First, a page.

Carbon nanotubes glow brighter in the presence of the messenger. In this way, signals between nerve cells can be measured easily and precisely.
Dopamine is an important signaling molecule for nerve cells. So far, its concentration has not been precisely determined spatially and temporally. This is now possible thanks to a new method: A research team from Bochum, Göttingen and Duisburg used modified carbon nanotubes that glow brighter in the presence of the messenger substance dopamine. With these sensors, it has been possible to visualize the release of dopamine from nerve cells with a resolution that has not been achieved before. The researchers around Prof. Dr. Sebastian Kruss from the Department of Physical Chemistry at the Ruhr University Bochum (RUB) and Dr. James Daniel and Prof. Dr. Nils Brose from the Max Planck Institute for Multidisciplinary Natural Sciences in Göttingen report on this in the journal PNAS from May 25, 2022.
Fluorescence changes in the presence of dopamine
Among other things, the reward center of the brain is controlled with the messenger substance dopamine. If this signal transmission no longer works, diseases such as Parkinson’s can occur. In addition, the chemical signals are altered by drugs such as cocaine and play a role in addiction. “However, until now there has been no method that could be used to visualize the dopamine signals simultaneously with high spatial and temporal resolution,” explains Sebastian Kruss, head of the Functional Interfaces and Biosystems group at the RUB and member of the Cluster of Excellence Ruhr Explores Solvation, or RESOLV for short. and the graduate school International Graduate School of Neuroscience (IGSN).
This is where the new sensors come into play. They are based on very thin carbon tubes, about 10,000 times thinner than a human hair. If they are irradiated with visible light, they then glow in the near-infrared range with wavelengths of 1,000 nanometers and more. “This range of light is not visible to humans, but can penetrate deeper into tissue and thus provide better and sharper images than visible light,” says Kruss. In addition, there are significantly fewer background signals in this area that can falsify the result.
“We systematically modified this property by binding different short nucleic acid sequences to the carbon nanotubes in such a way that they change their fluorescence when they come into contact with defined molecules,” explains Sebastian Kruss. His working group has succeeded in turning carbon nanotubes into tiny nanosensors that, for example, bind specifically to dopamine and fluoresce to a greater or lesser extent depending on the dopamine concentration. “It was immediately clear to us that such sensors would be of interest for neurobiology,” says Kruss.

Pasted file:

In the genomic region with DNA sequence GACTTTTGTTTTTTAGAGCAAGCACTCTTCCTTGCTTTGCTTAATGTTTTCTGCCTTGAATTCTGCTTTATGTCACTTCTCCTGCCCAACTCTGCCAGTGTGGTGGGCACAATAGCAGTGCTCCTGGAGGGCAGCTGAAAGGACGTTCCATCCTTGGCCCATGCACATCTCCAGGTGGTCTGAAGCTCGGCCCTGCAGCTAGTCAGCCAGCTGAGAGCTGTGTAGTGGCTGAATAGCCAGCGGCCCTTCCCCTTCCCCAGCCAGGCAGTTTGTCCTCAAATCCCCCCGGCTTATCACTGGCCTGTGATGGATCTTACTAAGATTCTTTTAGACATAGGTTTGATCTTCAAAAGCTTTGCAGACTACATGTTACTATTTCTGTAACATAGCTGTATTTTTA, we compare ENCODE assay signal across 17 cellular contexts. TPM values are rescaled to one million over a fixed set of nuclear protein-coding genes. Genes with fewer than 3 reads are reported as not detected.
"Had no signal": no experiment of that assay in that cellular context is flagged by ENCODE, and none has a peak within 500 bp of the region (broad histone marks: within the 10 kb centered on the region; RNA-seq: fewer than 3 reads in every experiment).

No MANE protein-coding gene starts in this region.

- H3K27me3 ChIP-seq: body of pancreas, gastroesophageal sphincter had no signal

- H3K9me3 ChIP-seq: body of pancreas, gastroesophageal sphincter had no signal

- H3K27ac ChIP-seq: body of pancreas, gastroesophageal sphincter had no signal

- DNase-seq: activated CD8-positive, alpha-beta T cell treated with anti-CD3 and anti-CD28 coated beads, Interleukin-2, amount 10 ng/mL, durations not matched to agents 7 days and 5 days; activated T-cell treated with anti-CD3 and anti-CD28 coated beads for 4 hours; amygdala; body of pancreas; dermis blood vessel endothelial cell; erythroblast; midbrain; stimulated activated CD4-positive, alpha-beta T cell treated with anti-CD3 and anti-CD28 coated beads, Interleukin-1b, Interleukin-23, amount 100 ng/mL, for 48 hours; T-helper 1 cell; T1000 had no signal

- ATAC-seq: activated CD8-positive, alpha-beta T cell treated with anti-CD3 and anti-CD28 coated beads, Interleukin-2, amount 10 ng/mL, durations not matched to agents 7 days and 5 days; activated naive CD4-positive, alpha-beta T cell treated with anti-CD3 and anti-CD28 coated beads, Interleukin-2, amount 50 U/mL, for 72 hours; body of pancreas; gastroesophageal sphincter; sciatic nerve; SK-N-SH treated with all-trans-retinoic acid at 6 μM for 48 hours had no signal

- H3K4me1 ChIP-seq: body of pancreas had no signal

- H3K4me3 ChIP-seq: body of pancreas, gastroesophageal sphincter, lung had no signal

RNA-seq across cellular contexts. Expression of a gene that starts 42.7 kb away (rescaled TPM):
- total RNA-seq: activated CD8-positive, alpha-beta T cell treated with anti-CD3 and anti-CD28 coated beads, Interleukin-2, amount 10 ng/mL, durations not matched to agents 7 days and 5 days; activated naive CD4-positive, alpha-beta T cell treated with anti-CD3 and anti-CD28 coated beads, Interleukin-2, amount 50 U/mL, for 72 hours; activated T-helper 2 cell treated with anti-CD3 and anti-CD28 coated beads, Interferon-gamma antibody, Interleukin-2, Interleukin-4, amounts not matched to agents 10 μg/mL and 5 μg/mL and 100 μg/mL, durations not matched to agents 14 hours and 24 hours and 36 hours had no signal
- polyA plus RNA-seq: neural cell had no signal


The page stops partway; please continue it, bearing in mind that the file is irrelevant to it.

Paint healthy nerve cells with sensor layer
To do this, however, the sensors must be brought close to functional neural networks. dr Sofia Elizarova and James Daniel from the Max Planck Institute for Multidisciplinary Natural Sciences in Göttingen developed cell culture conditions in which the nerve cells remain healthy and can be painted with an extremely thin layer of sensors. This enabled the researchers to visualize individual dopamine release events along the neuronal structures for the first time and gain insights into the mechanisms of dopamine release.
Kruss, Elizarova and Daniel are convinced of the potential of the new sensors: “They enable new insights into the plasticity and regulation of dopamine signals,” says Sofia Eizarova. “In the long term, they could also make progress in the treatment of diseases such as Parkinson’s possible.” In addition, further sensors are currently being developed with which other signaling molecules can be made visible – including the identification of pathogens.
The study involved scientists from Physical Chemistry II at the Ruhr University Bochum and the Max Planck Institute for Multidisciplinary Natural Sciences in Göttingen, teams from the Institute for Physical Chemistry at the University of Göttingen, and the Center for Integrative Physiology and Molecular Medicine at Saarland University and the Fraunhofer Institute for Microelectronic Circuits and Systems in Duisburg.
The work was funded by the German Research Foundation as part of the Cluster of Excellence Ruhr Explores Solvation RESOLV and the European Commission as part of the ERC Advanced Grant SynPrime.
Sofia Elizarova, Abed Chouaib, Ali Shaib, Björn Hill, Florian Mann, Nils Brose, Sebastian Kruss, James A. Daniel: A fluorescent nanosensor paint reveals the heterogeneity of dopamine release from neurons at individual release sites, in: PNAS, 2022, DOI: 10.1073/pnas.2202842119, https://www.pnas.org/doi/10.1073/pnas.2202842119